Error Logging Enhancements. Entries in the error log were completely revamped and improved. There are still a few, especially in debug builds, that are there to help developers to trace and recognize issues so that they have a better understanding of problems that need to be fixed. But overall, error log entries are now more “civilized”.

Usability Enhancements. There are  usability improvements across the board. For example, several error messages have been made clear. And also, some unsupported settings have been enforced in such a way that execution fails early in the process and protects the user from running into an unrecoverable state.

Quality

Bugs Fixed. QA and Dev teams have been working together with a strong pace and that has managed to identify some problems that have been fixed. In fact, more than 130 bugs were fixed since the last labs release. Given the size of the project and codebase, this is in fact a small number, suggesting that development has been doing a great job. Still quite impressive.

More Stable Group Communication Engine. The group communication engine is now much more stable than in the last labs release. Not 100% great, but it is showing a much better shape on the internal testing.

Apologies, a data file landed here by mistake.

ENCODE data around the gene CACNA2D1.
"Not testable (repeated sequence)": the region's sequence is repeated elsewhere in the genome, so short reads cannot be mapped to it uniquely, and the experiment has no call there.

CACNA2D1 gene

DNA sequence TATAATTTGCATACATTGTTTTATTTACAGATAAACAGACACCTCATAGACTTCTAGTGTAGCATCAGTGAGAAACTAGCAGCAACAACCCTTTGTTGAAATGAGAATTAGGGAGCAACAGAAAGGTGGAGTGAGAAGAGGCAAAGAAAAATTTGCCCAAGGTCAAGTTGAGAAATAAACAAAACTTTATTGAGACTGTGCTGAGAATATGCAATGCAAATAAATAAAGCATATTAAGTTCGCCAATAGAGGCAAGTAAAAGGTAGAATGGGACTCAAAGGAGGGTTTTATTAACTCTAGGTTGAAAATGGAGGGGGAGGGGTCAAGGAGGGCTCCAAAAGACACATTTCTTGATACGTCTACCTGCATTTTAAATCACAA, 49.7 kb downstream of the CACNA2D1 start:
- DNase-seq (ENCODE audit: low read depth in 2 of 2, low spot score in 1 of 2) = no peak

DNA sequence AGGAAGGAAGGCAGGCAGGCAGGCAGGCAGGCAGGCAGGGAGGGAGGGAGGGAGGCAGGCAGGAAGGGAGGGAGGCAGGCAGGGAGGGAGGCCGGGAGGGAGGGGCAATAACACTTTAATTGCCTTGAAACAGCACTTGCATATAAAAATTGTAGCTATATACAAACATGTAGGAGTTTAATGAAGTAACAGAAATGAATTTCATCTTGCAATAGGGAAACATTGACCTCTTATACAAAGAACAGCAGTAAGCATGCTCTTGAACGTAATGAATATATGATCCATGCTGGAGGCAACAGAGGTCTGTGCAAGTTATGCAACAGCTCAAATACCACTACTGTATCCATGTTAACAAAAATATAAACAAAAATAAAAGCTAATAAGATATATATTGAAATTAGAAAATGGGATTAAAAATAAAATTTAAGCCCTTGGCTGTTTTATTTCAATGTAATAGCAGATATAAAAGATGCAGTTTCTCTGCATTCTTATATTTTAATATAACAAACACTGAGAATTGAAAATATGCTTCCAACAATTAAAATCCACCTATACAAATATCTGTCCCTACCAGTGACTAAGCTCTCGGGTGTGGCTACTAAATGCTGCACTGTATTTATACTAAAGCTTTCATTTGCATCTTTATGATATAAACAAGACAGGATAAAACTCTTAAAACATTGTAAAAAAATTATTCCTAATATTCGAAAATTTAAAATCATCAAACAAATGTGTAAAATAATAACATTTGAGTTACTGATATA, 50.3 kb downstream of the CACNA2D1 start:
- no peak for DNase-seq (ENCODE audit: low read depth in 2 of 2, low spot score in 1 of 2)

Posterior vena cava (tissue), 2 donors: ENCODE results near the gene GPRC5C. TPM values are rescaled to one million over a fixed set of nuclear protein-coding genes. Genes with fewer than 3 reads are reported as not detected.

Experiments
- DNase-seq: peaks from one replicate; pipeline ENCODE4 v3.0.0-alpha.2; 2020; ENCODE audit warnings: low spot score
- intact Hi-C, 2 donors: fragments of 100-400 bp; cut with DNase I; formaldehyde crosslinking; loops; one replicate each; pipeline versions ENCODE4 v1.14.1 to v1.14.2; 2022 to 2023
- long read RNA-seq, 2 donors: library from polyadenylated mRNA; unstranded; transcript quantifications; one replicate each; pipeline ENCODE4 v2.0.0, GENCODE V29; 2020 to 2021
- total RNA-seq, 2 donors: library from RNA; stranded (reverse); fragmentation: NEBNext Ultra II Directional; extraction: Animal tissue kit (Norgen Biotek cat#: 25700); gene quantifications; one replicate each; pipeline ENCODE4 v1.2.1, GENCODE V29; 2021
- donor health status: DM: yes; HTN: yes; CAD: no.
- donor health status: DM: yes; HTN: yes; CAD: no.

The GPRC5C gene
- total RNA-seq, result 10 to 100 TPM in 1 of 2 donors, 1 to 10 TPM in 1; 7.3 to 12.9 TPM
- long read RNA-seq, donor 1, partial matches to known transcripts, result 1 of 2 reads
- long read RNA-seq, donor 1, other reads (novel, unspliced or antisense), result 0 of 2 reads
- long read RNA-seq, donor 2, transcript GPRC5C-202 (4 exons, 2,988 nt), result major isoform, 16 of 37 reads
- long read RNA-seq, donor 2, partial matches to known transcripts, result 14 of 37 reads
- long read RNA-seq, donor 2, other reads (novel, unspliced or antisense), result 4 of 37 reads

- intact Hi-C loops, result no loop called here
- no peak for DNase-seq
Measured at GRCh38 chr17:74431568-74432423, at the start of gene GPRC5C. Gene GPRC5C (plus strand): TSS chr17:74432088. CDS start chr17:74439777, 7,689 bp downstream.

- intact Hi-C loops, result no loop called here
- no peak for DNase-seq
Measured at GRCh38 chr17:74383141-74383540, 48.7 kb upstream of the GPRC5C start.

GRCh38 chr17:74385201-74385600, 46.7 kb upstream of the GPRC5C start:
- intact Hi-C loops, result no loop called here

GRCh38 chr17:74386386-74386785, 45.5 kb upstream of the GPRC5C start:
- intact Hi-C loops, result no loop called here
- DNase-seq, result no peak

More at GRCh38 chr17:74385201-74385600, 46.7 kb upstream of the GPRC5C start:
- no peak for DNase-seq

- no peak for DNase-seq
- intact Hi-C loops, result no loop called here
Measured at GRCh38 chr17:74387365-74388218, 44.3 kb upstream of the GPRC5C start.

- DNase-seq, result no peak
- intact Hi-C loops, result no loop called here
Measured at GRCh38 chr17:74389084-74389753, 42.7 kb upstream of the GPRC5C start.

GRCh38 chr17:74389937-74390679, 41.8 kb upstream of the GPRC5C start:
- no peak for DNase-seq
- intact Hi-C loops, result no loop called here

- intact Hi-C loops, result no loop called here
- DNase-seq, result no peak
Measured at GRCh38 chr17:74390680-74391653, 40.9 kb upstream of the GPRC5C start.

Multi-platform Support Small Improvements. Since the last labs release, MySQL Group Replication can be deployed in many platforms (Linux, Windows, Solaris, OSX, …) . It supports the same platforms that MySQL 5.7 server supports. This support has also been improved over the past few months.

Noteworthy

Removed Corosync Support. Corosync support was finally removed from the plugin. The plugin now works only with the native MySQL group communication engine. Group communication is based on TCP, supports multiple platforms, and is free of some restrictions that were there with Corosync (which can be totally fine for other use cases, but would not make it a perfect fit for the MySQL Group Replication use case).

Start on Boot by Default. By default, if the plugin is installed and loaded, then it will try to join the group when the server starts.

Conclusion

The show is definitely not over yet. There is still some work and more testing to be done. In the meantime, please feel free to grab the latest and greatest and take it for a spin. You can download it from the usual place. Have fun and let us know what you think! Enjoy!

About Luis Soares

Luis Soares is a Principal Software Engineer and the MySQL Replication Team lead at Oracle. His research interests include replication technologies, dependable systems and high availability. Before joining the MySQL team, he was both a post-graduate student and a researcher at the University of Minho, Portugal, where he designed and implemented group-based replication protocols. Before that, he worked for a Portuguese multi-national company as a system analyst.